An interview with former foreign correspondent Kim Barker, the inspiration for Tina Fey's character in Whiskey Tango Foxtrot.
Last week I used a clip from the AMC series "Rubicon"¹ (re-posted after the jump) to illustrate what I felt could be interpreted as a parable about film criticism. Since then, it has come to my attention that "President Obama is a secret Muslim" and somebody is planning to build a "terror mosque" at Ground Zero. OK, those notions have been floating about for a while, but people have very, very strong opinions about them. I haven't seen any evidence that the president is a Muslim, secret or otherwise, and I'm not sure what a "terror mosque" is, but I know that the proposed Park51 Islamic cultural center (at the site of a defunct Burlington Coat Factory outlet) isn't at Ground Zero because I used Google Maps to look it up. The Pussycat Lounge, a strip club one block south, is closer, but people aren't expressing their opinions about it, maybe because it's been there for many years, like some of the other mosques in the neighborhood. So, I'm wondering: Where are all these opinions coming from and what are they grounded in? Mostly, it turns out, they have sprung from other opinions. Which are, in turn, based on disinformation or just something somebody heard somebody else say they heard from somewhere.
Fortunately, facts do exist independent of anyone's opinion about them. They are verifiable. Once you know what they are, you might be able to form some opinions. But, to return to the parable, until you know what the tie actually looks like, your position regarding it (whether you approve or disapprove, like or dislike) is worth, as Edwin Starr once said of war, absolutely nothin'.
Here's something from an Opinionator column by Timothy Egan, a National Book Award-winning nonfiction author, Pulitzer Prize-winning reporter and writer for the New York Times (and a former colleague of mine at the University of Washington Daily!) called "Building a Nation of Know-Nothings" that ought to be read by anyone who thinks they have an opinion about something.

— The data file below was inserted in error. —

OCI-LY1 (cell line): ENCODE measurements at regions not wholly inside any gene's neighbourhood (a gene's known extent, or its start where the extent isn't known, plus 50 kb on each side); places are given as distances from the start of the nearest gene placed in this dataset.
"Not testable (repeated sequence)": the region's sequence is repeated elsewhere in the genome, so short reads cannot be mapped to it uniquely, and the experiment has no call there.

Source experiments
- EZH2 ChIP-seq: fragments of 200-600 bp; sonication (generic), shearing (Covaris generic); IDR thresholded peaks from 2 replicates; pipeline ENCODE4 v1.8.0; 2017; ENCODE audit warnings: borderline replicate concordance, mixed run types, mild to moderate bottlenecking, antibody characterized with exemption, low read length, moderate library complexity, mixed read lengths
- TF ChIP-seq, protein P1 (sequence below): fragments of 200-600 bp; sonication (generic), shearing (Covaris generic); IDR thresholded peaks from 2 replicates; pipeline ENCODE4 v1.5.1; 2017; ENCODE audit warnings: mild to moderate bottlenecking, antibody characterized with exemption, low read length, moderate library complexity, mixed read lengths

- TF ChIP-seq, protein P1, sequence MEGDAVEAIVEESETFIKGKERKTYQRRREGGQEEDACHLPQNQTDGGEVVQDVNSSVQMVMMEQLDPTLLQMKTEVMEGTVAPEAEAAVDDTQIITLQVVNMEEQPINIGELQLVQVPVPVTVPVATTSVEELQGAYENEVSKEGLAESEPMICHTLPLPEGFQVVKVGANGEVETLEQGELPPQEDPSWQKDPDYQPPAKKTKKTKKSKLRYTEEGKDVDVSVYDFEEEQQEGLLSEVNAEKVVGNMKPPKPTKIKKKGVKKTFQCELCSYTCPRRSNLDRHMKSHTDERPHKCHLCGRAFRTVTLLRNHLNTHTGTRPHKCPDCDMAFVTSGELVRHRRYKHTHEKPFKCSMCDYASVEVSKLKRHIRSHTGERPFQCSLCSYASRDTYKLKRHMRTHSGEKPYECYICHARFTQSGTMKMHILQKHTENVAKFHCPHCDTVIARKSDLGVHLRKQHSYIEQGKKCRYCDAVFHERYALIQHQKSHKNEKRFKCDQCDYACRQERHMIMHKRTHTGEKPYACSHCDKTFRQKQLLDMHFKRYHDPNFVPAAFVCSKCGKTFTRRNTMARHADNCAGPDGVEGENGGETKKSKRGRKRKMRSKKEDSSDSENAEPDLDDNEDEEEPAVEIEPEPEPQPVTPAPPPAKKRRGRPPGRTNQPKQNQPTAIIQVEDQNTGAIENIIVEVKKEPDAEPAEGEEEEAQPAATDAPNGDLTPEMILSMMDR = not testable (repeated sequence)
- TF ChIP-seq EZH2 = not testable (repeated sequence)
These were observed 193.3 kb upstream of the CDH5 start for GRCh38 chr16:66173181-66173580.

The Daily Show With Jon Stewart Mon - Thurs 11p / 10c
The Parent Company Trap
Daily Show Full Episodes Political Humor Tea Party
Because this is a blog about critical thinking, and everyone in the world needs to see and appreciate this "Daily Show" clip, "The Parent Company Trap."
Everybody should also read Nicholas Kristof's column, "Taking bin Laden's Side":
In short, the proposed community center is not just an issue on which Sarah Palin and Osama bin Laden agree. It is also one in which opponents of the center are playing into the hands of Al Qaeda.
These opponents seem to be afflicted by two fundamental misconceptions.
The first is that a huge mosque would rise on hallowed land at ground zero. In fact, the building would be something like a YMCA, and two blocks away and apparently out of view from ground zero. This is a dense neighborhood packed with shops, bars, liquor stores -- not to mention the New York Dolls Gentlemen's Club and the Pussycat Lounge (which says that it arranges lap dances in a private room, presumably to celebrate the sanctity of the neighborhood).
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Tina Mabry's "Mississippi Damned," an independent American production, won the Gold Hugo as the best film in the 2009 Chicago International Film Festival, and added Gold Plaques for best supporting actress (Jossie Thacker) and best screenplay (Mabry). It tells the harrowing story of three black children growing up in rural Mississippi in circumstances of violence and addiction. The film's trailer and an interview with Mabry are linked at the bottom.
Kylee Russell in "Mississippi Damned"